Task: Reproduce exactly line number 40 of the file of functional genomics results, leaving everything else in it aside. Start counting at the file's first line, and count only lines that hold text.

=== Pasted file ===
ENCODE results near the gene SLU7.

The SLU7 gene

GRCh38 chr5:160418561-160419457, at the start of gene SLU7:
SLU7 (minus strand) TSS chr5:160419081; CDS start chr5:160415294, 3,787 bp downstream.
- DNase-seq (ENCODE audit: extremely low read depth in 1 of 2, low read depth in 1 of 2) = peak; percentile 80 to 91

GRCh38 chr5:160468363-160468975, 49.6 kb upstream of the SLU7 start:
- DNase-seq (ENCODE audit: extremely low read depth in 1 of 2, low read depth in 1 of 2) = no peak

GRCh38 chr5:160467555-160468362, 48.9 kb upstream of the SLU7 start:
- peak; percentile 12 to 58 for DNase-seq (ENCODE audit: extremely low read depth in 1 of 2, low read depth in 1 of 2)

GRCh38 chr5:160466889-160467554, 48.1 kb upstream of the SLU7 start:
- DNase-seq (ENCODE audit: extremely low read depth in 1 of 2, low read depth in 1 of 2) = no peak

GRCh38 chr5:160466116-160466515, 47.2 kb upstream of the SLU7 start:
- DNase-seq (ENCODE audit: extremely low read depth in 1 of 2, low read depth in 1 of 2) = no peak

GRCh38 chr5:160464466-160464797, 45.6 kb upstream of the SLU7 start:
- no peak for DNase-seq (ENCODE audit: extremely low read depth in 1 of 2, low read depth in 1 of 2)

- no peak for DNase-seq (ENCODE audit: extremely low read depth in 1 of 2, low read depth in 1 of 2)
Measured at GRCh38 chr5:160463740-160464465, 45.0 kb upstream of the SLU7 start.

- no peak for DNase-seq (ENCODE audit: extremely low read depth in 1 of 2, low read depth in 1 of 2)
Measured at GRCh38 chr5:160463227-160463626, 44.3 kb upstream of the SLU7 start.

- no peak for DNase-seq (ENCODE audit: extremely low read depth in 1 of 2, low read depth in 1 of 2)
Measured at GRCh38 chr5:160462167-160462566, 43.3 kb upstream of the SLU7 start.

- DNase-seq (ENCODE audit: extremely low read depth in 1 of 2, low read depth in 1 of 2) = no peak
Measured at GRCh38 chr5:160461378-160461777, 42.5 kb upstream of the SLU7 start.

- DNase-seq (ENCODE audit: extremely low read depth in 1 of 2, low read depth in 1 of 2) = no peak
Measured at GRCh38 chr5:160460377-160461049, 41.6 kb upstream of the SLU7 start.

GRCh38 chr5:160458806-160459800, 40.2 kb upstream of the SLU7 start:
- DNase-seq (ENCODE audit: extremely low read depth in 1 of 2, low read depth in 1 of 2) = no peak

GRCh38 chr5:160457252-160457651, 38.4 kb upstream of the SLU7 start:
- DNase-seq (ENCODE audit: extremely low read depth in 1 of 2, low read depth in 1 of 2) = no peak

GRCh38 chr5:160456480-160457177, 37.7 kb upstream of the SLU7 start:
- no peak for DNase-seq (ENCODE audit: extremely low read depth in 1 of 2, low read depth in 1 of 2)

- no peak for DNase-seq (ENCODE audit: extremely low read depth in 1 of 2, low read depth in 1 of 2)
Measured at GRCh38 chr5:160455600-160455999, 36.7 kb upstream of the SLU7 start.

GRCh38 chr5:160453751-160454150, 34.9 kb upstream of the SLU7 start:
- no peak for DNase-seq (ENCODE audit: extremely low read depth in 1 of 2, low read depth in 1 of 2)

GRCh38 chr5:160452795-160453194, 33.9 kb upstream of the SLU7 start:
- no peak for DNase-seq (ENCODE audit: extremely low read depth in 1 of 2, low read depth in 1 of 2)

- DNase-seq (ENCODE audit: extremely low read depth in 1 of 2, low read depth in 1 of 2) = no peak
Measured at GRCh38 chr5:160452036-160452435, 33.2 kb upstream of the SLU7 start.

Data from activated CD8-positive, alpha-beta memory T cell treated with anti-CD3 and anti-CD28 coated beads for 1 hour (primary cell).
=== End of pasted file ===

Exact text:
Data from activated CD8-positive, alpha-beta memory T cell treated with anti-CD3 and anti-CD28 coated beads for 1 hour (primary cell).